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“The Logical Song” (Supertramp)

An attempt to reclaim “simple” status in response to institutions that produce logical, intellectual, and clinical subjectivities. Desperately seeking a content as last wish: “please tell me who I am.” Acutely aware of state coercion (“watch what you say”), but this is just a cover; reclamation and self-making inherently disciplinary. Thinking the birds are “playfully watching me” is wishful: sun logic.

 

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“Dreams” (The Allman Brothers Band)

Could The Allman Brothers Band be the harbingers of the fertile ground that postmodernism gives to anti-utopian thinking (Moylan, Scraps of the Untainted Sky 140)? Keep in mind that one year after “Dreams” (1969), they release “Revival” (a track now performed in churches, it seems). Unlike the latter’s politically debilitating profession of collective love and its uses, the trax in question finds us at the precipice of social collapse. Dystopias, according to Jameson, require a character/subject, and singer’s “blues” (which he “had to wake up with”) are founded on the “dreams I’ll never see” (The Seeds of Time 56).  But unlike an anti-utopia’s attempt to proclaim imperfection in the name of greater (achievable) perfection, the singer can only turn to the lover who will witness the singer’s “end of me.” Dystopian praxis: the sharing of a plural “hunger”/impulse and an “us” out of join(t).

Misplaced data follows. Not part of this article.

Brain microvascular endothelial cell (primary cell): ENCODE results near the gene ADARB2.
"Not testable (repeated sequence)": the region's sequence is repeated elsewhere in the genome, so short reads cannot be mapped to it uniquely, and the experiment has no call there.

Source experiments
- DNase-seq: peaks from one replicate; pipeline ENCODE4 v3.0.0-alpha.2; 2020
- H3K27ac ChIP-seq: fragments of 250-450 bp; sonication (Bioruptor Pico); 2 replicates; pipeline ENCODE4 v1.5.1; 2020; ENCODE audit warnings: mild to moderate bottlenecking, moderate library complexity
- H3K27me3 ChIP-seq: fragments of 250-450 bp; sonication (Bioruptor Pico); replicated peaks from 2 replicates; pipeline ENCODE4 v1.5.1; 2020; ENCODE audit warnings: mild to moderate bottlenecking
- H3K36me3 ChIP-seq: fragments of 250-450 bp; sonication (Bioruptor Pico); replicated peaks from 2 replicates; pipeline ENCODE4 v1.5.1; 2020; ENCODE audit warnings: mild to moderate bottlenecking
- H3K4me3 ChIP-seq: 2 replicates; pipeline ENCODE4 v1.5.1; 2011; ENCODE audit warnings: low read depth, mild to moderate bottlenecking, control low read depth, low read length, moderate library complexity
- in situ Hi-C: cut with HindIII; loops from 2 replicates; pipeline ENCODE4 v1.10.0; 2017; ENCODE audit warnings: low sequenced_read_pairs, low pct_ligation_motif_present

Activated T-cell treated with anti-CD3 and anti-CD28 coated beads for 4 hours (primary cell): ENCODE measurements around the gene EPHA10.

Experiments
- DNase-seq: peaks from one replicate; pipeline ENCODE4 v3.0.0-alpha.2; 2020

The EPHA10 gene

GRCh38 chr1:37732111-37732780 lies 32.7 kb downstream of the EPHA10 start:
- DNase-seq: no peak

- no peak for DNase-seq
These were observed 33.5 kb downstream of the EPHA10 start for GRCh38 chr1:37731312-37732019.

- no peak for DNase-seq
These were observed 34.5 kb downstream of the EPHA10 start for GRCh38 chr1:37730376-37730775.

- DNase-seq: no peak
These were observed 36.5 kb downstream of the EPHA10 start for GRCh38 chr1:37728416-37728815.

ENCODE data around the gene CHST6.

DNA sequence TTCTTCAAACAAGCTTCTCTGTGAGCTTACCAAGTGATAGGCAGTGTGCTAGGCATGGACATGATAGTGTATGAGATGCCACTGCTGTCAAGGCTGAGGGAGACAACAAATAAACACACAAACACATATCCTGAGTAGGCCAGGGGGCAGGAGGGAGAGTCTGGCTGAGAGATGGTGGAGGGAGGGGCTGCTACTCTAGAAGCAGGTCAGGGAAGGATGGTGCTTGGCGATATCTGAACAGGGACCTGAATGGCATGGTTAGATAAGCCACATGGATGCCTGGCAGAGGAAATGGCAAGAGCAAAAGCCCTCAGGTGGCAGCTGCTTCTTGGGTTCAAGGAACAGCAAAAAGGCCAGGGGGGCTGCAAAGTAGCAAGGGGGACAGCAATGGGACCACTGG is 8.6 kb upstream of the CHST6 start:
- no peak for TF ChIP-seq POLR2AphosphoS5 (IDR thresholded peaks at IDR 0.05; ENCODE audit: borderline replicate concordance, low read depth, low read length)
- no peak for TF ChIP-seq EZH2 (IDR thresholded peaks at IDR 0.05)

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“That’s The Story of My Life” (The Velvet Underground)

Lou Reed has only a pair of observations to make, and then repeats. First: “the story of my life” has been a moral one through and through, and its guiding thread is “the difference between wrong and right.” On the other hand, Billy Name (a key participant in La Monte Young’s Theatre of Eternal Music and Andy Warhol’s Factory scene) has clearly told Lou: “both those words are dead.” The world is now beyond right and wrong, or good and evil, as Nietzsche might say, and Billy and Lou are exploring superabundant life and the will to power in New York’s gay bars and with the help of methedrine. And that, too: “that’s the story of my life.” In short, the singer finds himself between two worlds, in two distinct historical contexts, and each acts as both a break with and an ongoing dialectical critique of the other. Relaxedly gliding between these moments in the ongoing history of nihilism, Reed’s vector points two ways and suggests that metaphysics has been weakened (but still has a part to play).

 

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“Master Race Rock” (The Dictators)

American version of “All the Young Dudes,” strafed with irony, in which 60s rock activism is replaced by anal-obsessive cleanliness, sports, sleep (“gasoline shortages” make no difference if you’re napping), and a generalized affirmation of childishness (“we’re scared of growing old!”). This is, then, the sound of the Nixon’s “silent majority” achieving youthquake. The “master race” retains its position by mere rocking back and forth, without movement, so that the final call to arms (“let’s go!”) is represented by a quick, anticlimactic guitar fade-out. The smug violence of inaction.